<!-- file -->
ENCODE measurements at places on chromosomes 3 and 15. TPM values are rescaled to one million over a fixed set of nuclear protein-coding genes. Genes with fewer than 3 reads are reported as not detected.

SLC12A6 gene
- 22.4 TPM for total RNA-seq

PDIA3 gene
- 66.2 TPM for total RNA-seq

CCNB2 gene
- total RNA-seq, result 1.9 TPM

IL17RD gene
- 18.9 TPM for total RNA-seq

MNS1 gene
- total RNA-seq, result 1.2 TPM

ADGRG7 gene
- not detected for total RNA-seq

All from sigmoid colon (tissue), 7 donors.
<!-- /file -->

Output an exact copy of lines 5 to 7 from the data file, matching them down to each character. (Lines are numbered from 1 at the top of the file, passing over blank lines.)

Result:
- 66.2 TPM for total RNA-seq

CCNB2 gene
- total RNA-seq, result 1.9 TPM